Things in schools certainly are changing. Countless education related inquiries (the Assessment Inquiry, the Primary Review and the Good Childhood Inquiry to mention just a few) – let alone the Children's Plan - promise major changes in schools and what it will mean to teach in the 21st century.
There is similarly a growing array of research programmes competing to try and influence educators and sell their evidence - often contradictory - as the most reliable guide to ‘best practice'.
The ESRC Teaching and Learning Research Programme has suggested teachers follow evidence-based commandments (the ten principles of pedagogy).
These evidence-based policies now target an ever expanding number of people involved in the educational process. Education is increasingly 'outsourced' to learning guides, support assistants and other 'key workers' who facilitate and mentor children to create their own learning outcomes.
Teachers working alongside them face new demands for 'continuing professional development' in childcare and identifying children’s needs, as well as pressures to consider ideas such as 'neuro-linguistic programming' to increase their effectiveness as ‘classroom practitioners'.
Such a confusing scene begs questions about what teachers are for these days. Is a teacher a distinctive academic professional anymore or just one of an array of caring neo-professionals supporting the welfare of the child?
Is making teaching a more research-informed profession the best alternative to much-decried 'here one day, gone the next' policies and initiatives?
Or is evidence-informed pedagogy too narrow and prescriptive an approach to allow for teachers’ autonomy and creativity?- Institute of Ideas
Kathryn Ecclestone has worked in post-compulsory education, first as a "life and social skills" supervisor on youth employment programmes in the late 1970s, then as a teacher in FE and a teacher trainer for practitioners in further and adult education. Her research interests are in the field of assessment policy and practice, and their effects on teaching and on student autonomy.
Between 2002-2004, Ecclestone was associate director for further and adult education in the ESRC-funded Teaching and Learning Research Programme. Ecclestone is currently directing a project on Formative Assessment in further and adult education, funded by the Nuffield Foundation and an ESRC seminar series on emotional well-being and social justice. Ecclestone has just completed an ESRC seminar series for the TLRP on Transitions through the Lifecourse.
Ecclestone has published widely on teaching, assessment and education policy. Her most recent book, with Dennis Hayes, is The Dangerous Rise of the Therapeutic Education, a critique of the way that education increasingly focuses on the emotional vulnerability of children, young people and adults.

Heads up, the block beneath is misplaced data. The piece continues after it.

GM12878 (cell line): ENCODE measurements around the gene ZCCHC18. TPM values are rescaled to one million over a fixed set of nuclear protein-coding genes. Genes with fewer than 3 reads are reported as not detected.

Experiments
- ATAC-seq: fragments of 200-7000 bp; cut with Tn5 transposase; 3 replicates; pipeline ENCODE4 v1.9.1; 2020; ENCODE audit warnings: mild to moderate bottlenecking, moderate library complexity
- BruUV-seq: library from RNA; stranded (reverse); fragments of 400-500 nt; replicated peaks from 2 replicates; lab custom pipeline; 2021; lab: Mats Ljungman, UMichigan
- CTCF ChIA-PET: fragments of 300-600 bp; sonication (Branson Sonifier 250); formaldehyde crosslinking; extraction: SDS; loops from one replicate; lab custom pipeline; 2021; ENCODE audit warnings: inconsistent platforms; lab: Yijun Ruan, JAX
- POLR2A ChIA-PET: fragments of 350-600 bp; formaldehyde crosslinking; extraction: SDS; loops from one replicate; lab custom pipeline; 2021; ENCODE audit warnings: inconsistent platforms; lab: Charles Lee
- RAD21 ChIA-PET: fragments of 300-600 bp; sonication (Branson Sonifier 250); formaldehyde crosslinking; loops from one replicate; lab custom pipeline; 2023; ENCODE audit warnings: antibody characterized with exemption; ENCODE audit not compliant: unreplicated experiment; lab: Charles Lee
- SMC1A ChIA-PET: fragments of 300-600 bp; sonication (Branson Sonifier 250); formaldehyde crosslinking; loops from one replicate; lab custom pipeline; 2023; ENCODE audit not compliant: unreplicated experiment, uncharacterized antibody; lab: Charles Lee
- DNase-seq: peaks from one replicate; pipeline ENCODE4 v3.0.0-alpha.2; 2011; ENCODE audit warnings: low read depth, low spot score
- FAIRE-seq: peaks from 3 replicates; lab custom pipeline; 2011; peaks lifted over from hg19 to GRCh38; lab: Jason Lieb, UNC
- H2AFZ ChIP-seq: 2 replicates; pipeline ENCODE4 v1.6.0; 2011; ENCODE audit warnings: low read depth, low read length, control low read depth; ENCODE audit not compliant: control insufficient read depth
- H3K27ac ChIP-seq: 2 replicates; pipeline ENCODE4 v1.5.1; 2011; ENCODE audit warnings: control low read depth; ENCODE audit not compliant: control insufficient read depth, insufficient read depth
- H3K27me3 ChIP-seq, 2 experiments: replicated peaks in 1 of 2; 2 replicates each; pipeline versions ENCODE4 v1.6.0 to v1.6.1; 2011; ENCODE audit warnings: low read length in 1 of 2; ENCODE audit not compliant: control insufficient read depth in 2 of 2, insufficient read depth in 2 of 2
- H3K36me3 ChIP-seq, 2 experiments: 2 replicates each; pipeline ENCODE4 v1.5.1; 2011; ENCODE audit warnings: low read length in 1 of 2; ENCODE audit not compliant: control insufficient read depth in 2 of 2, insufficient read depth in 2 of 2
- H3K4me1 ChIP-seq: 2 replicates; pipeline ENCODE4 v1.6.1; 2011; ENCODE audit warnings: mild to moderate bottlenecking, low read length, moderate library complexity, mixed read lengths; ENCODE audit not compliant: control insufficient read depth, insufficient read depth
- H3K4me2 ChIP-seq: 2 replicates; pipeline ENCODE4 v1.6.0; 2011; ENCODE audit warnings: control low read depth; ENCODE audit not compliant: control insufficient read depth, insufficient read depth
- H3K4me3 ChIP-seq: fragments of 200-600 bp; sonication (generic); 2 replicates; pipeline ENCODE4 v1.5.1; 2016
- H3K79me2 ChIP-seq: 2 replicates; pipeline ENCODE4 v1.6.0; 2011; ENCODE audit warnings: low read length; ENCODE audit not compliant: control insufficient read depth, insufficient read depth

Tony Neal was elected onto the General Teaching Council by teachers in Spring 2000 and nominated onto the Council in 2004 by the Secondary Heads Association.
Tony Neal began his career as a maths teacher in Hertfordshire: Neal has a total of 38 years teaching experience including 25 years in Head and Deputy Head roles. Neal has brought to the GTC his understanding of teaching and school leadership as well as his extensive experience over 15 years as county, and then national officer for the SHA. Neal was national President of SHA in 2001/2.
Neal has published two books under the SHA imprimatur - Managing Targets and Managing Value-Added - as well as numerous articles on educational matters. Neal is proud to have been involved in the earliest years of the GTC. Neal looks forward to raising the profile of the Council in influencing national educational policy. Neal is Chair of the GTC's Policy and Research Committee.
Author of Teaching Today the UK's best selling teacher training text, Petty has a reputation for explaining learning and teaching issues in a down to earth, but lively and inspiring way. Petty has worked as a consultant with over 200 Colleges, and with most national educational agencies: Department for Children, Schools and Families, LSDA, LSC, FENTO and the AoC.
Petty speaks on learning and teaching issues at conferences all over the country, and his work issued at a national level in Romania and Lithuania.
Petty has worked as a physics teacher, a teacher trainer, and as a Learning Development Manager. Petty has written How to be Better at Creativity (Kogan Page), and his work has been translated into eight languages.
His website, www.geoffpetty.com, has lots of downloads on it, and gets visited about 2000 times a week. His new book, Evidence Based Teaching is written for practicing teachers and came out in 2006 to critical acclaim from academia and from practicing teachers.
Mark Taylor is Head of Humanities, "Achievement Co-ordinator" (i.e Head of Year 10) and a History teacher at Addey and Stanhope comprehensive school, South London. Taylor is an Institute of Ideas Education Forum committee member and regularly contributes to the forum's Opinion section.
Taylor writes and researches on the politics and history of education, and is currently researching educational reforms under Labour since 1997. Taylor is a qualified FA football coach, has taught abroad, has a PhD in urban history/policing and worked as a researcher gathering evidence on the impact of the "Zero Tolerance" policing initiative on drugs dealing in Kings Cross in the 1990s, before concluding that education was a more positive way of confronting social problems than social science.